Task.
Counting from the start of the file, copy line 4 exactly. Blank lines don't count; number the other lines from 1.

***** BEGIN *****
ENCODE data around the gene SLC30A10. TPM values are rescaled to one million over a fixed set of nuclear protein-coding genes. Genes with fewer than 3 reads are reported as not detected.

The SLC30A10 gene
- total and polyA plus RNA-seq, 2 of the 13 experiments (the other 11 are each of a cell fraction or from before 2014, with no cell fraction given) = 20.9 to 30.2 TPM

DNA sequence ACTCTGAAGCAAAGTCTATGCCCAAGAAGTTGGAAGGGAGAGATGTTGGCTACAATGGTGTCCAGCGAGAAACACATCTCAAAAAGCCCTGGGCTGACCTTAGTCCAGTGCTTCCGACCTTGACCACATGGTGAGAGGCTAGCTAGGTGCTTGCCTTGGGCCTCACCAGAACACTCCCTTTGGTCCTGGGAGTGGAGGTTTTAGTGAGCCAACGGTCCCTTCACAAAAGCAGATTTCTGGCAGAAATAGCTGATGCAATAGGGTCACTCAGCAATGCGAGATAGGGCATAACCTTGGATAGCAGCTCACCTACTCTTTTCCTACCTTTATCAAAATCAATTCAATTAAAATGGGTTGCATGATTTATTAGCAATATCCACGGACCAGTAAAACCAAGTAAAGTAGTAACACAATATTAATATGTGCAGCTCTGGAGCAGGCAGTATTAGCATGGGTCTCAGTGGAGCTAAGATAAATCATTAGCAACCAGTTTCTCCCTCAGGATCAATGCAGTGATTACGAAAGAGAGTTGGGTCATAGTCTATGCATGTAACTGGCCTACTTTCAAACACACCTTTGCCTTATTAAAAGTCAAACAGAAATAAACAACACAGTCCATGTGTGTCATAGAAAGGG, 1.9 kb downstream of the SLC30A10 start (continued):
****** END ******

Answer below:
DNA sequence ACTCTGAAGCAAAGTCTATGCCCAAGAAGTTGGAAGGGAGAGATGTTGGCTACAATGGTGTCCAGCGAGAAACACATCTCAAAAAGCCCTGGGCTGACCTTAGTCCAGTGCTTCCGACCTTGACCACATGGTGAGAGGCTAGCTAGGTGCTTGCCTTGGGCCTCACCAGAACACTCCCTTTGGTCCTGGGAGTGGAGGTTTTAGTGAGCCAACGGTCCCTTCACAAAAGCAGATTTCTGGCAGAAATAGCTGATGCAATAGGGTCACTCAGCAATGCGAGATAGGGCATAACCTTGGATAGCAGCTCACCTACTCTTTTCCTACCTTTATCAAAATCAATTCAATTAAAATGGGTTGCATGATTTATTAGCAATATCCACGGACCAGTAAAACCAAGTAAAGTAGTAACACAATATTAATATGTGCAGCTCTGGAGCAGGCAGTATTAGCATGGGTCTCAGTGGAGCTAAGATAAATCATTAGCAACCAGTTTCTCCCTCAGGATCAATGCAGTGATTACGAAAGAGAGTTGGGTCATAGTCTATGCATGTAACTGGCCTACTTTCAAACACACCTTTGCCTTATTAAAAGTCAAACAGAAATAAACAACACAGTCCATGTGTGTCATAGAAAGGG, 1.9 kb downstream of the SLC30A10 start (continued):